The third planning step is to determine which staff members will be involved in gathering, analyzing and interpreting the data. The two key persons in the research team are the team leader and the outcome study coordinator. The team leader is responsible for the overall direction of the project and should be a good manager as well as an educator and visionary.
The study coordinator serves as the liaison among clinicians, counselors and the project leader, and is paramount to the outcome study’s success. In addition to being skilled in collecting data and committed to the study, the coordinator must have strong people skills and must interact well with both therapists and patients. The study coordinator can also be responsible for interacting with medical records staff to obtain relevant demographics and insurance information, as well as contacting patients after treatment to gather follow-up data.
Other members of the outcome study team who also play important roles are the therapists, who provide meaningful insight regarding the definition of success and the clinical variables to measure the success rate. They also need to be willing to present the results to patients, family members, administrators and peers.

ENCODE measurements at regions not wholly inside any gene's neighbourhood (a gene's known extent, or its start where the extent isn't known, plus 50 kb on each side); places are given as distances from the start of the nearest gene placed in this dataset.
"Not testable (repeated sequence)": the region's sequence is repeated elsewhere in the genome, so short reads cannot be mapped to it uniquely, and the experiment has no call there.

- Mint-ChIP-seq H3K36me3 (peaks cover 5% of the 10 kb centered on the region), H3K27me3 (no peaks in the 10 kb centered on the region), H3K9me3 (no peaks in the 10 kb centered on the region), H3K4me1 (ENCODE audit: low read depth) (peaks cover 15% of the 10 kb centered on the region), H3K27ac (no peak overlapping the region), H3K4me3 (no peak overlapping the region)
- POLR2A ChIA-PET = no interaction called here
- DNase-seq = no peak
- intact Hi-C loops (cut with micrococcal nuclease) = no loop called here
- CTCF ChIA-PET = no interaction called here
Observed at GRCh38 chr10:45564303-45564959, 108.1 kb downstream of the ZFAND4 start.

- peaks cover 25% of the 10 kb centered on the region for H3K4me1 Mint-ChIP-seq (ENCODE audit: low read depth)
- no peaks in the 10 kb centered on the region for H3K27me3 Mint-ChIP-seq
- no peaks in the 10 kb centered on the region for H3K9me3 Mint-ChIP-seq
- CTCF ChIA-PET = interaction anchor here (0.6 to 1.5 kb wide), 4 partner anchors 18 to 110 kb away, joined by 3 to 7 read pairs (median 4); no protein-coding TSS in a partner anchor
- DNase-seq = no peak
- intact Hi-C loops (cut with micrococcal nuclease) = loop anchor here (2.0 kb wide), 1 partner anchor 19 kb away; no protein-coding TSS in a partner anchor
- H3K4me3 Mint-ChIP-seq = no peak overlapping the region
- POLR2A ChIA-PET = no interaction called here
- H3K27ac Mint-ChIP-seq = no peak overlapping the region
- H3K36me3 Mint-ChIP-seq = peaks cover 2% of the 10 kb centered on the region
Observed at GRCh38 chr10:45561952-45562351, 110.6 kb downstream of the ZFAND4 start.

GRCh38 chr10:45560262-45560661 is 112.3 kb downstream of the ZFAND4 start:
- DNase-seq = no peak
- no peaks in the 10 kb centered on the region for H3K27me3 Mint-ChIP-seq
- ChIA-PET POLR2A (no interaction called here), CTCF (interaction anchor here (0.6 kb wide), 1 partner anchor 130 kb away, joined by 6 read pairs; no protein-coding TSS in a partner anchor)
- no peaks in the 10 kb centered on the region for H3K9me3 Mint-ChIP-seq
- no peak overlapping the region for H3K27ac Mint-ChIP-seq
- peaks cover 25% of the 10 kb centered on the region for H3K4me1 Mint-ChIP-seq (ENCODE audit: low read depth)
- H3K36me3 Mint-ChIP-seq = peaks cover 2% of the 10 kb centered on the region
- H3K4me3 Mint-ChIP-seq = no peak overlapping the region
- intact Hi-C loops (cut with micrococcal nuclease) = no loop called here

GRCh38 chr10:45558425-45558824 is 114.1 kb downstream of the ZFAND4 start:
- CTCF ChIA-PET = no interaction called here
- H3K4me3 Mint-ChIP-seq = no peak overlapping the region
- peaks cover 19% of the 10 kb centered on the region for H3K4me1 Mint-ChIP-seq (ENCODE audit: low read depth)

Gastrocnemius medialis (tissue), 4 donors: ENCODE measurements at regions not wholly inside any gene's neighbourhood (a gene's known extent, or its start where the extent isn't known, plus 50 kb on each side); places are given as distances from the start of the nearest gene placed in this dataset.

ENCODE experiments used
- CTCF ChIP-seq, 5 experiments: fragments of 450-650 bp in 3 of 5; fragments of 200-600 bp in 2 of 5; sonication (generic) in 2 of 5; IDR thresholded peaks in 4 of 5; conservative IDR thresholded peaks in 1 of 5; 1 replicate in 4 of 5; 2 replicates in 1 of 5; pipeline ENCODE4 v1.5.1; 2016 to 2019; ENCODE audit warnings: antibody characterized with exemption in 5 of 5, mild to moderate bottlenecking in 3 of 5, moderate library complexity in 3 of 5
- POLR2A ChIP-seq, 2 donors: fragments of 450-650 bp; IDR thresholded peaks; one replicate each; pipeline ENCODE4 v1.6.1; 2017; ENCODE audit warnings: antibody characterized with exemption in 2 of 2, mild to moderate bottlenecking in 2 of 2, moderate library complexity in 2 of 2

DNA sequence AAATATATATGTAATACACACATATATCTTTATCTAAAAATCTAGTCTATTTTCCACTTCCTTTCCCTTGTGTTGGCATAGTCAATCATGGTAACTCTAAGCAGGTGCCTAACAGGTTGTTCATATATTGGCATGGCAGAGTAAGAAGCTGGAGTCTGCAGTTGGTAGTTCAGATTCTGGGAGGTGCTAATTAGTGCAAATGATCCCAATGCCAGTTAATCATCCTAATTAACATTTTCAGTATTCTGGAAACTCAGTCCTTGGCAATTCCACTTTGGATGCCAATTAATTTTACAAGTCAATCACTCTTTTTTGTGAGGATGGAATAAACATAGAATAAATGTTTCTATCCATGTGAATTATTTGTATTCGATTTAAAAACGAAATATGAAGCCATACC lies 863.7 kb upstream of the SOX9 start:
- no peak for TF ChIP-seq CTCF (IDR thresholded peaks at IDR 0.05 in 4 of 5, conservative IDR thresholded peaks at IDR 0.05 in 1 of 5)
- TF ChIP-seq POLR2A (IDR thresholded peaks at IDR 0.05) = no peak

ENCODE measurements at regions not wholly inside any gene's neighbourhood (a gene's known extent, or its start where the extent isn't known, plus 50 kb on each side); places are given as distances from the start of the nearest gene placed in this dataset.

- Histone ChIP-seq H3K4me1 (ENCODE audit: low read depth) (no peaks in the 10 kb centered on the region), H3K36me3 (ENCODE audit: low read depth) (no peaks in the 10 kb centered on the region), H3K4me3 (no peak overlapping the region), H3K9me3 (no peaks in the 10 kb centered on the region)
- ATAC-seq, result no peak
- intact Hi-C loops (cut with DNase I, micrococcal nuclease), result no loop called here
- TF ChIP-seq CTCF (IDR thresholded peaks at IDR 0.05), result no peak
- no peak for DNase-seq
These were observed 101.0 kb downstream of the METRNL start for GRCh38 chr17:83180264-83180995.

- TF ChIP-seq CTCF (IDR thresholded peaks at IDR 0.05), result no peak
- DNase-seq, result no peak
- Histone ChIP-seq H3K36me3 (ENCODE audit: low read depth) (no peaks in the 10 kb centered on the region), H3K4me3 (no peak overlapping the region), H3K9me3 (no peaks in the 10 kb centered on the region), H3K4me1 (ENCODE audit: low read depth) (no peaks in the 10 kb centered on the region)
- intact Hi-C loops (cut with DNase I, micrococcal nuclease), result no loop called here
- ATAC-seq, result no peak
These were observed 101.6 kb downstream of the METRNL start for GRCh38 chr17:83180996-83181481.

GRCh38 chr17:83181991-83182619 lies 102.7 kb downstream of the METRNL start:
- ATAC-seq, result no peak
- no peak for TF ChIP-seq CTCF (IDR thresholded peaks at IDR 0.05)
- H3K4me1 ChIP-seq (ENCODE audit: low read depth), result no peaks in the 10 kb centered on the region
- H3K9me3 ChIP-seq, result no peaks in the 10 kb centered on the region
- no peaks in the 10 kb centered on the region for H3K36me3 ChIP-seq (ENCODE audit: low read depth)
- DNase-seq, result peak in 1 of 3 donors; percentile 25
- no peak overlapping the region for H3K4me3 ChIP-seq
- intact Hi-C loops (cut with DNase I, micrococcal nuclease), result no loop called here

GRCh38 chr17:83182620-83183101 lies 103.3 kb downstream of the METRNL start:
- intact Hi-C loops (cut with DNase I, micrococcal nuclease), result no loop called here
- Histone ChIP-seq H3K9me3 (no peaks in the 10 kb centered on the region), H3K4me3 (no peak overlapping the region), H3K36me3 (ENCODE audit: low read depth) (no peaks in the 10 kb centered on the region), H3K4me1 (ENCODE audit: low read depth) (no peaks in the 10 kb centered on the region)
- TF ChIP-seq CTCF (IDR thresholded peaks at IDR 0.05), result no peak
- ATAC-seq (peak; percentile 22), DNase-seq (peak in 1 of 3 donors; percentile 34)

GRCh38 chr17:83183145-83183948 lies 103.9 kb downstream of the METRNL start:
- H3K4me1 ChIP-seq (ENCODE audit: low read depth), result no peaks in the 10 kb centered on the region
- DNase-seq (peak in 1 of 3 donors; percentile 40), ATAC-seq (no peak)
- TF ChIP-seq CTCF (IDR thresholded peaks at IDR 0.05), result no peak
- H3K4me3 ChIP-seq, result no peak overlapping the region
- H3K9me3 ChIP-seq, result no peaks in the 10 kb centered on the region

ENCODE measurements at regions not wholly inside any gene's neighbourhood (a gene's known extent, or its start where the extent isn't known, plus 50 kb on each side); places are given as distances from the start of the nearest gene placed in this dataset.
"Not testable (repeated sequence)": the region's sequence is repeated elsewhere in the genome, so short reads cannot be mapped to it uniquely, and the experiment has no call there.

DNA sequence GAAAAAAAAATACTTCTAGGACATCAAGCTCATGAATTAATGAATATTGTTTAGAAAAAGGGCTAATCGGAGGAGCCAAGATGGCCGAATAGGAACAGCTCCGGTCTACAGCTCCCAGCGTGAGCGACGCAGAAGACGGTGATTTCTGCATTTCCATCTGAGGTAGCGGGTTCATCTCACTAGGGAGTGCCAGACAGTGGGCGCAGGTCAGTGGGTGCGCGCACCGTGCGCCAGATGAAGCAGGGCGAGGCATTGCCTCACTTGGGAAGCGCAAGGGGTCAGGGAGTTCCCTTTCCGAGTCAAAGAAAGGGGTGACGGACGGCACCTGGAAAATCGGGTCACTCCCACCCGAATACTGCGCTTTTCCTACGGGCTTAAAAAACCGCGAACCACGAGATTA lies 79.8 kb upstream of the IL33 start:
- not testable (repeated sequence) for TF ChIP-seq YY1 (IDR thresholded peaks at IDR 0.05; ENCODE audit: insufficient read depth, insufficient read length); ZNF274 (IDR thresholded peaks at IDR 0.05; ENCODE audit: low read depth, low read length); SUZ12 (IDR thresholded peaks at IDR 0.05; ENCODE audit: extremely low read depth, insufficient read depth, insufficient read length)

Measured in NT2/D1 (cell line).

There is no doubt that the most effective data gathering process is one that can be integrated into the daily workflow. This means that doctors, medical directors and staff are all woven in the process of data collection at different levels. Done this way, it only uses a small fraction of their time to collect the data. For most outcome studies, the initial request for patient participation should become part of the patient registration or first consultation process.
Last but not least, every outcome study requires a statistician to assist in developing a comprehensive yet simple process for collecting, analyzing and interpreting the data. As statisticians usually are hired as outside consultants, it is important that the data analysis process is reliable yet easy to follow. Along with helping to ensure meaningful study results, a simple process allows staff to pass on the data gathering tasks to other team members over time.
Implementing the outcome study
Now that the goals of the outcome study have been defined, the instruments have been chosen, the data collection process is in place and the participating staff has been identified, the final step is to implement the study.
The team leader is responsible for designing and monitoring the study’s overall operation as well as communicating the plan and the progress to all members of the team. The research coordinator’s first task is to prepare the informed consent form, which asks for patient participation at admission/registration to the program. Medical directors must train the counselors on how to approach the patients for enrollment in the study and the proper techniques to administer the instruments.